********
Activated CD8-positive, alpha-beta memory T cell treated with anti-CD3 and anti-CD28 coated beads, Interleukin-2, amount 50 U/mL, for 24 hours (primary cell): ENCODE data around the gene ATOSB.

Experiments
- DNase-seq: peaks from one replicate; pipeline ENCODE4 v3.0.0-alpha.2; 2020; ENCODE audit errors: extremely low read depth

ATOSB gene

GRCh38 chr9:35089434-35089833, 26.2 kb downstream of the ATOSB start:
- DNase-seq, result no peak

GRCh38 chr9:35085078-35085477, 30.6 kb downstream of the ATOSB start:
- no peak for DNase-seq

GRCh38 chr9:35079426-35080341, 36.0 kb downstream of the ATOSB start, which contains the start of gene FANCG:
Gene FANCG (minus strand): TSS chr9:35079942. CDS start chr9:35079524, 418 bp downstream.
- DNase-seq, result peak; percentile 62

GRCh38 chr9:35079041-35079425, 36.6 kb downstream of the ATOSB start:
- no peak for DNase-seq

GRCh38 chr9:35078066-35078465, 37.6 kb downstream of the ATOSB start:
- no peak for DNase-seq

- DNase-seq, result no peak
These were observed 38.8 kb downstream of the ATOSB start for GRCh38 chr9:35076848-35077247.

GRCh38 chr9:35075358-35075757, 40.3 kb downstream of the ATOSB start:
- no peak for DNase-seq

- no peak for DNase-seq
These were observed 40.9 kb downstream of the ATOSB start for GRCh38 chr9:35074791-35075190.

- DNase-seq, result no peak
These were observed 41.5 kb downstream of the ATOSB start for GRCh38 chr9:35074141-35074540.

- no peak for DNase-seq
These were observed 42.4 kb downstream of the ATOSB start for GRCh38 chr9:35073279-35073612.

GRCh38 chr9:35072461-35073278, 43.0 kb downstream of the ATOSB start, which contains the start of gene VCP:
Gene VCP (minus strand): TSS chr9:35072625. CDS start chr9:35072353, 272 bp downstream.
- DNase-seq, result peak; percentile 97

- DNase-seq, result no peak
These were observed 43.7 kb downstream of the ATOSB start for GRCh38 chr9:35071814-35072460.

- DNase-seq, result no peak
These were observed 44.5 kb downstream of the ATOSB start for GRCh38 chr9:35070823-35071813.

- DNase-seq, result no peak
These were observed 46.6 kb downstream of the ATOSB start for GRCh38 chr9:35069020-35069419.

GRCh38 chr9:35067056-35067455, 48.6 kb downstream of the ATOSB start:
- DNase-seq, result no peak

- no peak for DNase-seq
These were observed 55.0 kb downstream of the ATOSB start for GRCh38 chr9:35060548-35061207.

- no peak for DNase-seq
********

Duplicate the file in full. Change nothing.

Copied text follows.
Activated CD8-positive, alpha-beta memory T cell treated with anti-CD3 and anti-CD28 coated beads, Interleukin-2, amount 50 U/mL, for 24 hours (primary cell): ENCODE data around the gene ATOSB.

Experiments
- DNase-seq: peaks from one replicate; pipeline ENCODE4 v3.0.0-alpha.2; 2020; ENCODE audit errors: extremely low read depth

ATOSB gene

GRCh38 chr9:35089434-35089833, 26.2 kb downstream of the ATOSB start:
- DNase-seq, result no peak

GRCh38 chr9:35085078-35085477, 30.6 kb downstream of the ATOSB start:
- no peak for DNase-seq

GRCh38 chr9:35079426-35080341, 36.0 kb downstream of the ATOSB start, which contains the start of gene FANCG:
Gene FANCG (minus strand): TSS chr9:35079942. CDS start chr9:35079524, 418 bp downstream.
- DNase-seq, result peak; percentile 62

GRCh38 chr9:35079041-35079425, 36.6 kb downstream of the ATOSB start:
- no peak for DNase-seq

GRCh38 chr9:35078066-35078465, 37.6 kb downstream of the ATOSB start:
- no peak for DNase-seq

- DNase-seq, result no peak
These were observed 38.8 kb downstream of the ATOSB start for GRCh38 chr9:35076848-35077247.

GRCh38 chr9:35075358-35075757, 40.3 kb downstream of the ATOSB start:
- no peak for DNase-seq

- no peak for DNase-seq
These were observed 40.9 kb downstream of the ATOSB start for GRCh38 chr9:35074791-35075190.

- DNase-seq, result no peak
These were observed 41.5 kb downstream of the ATOSB start for GRCh38 chr9:35074141-35074540.

- no peak for DNase-seq
These were observed 42.4 kb downstream of the ATOSB start for GRCh38 chr9:35073279-35073612.

GRCh38 chr9:35072461-35073278, 43.0 kb downstream of the ATOSB start, which contains the start of gene VCP:
Gene VCP (minus strand): TSS chr9:35072625. CDS start chr9:35072353, 272 bp downstream.
- DNase-seq, result peak; percentile 97

- DNase-seq, result no peak
These were observed 43.7 kb downstream of the ATOSB start for GRCh38 chr9:35071814-35072460.

- DNase-seq, result no peak
These were observed 44.5 kb downstream of the ATOSB start for GRCh38 chr9:35070823-35071813.

- DNase-seq, result no peak
These were observed 46.6 kb downstream of the ATOSB start for GRCh38 chr9:35069020-35069419.

GRCh38 chr9:35067056-35067455, 48.6 kb downstream of the ATOSB start:
- DNase-seq, result no peak

- no peak for DNase-seq
These were observed 55.0 kb downstream of the ATOSB start for GRCh38 chr9:35060548-35061207.

- no peak for DNase-seq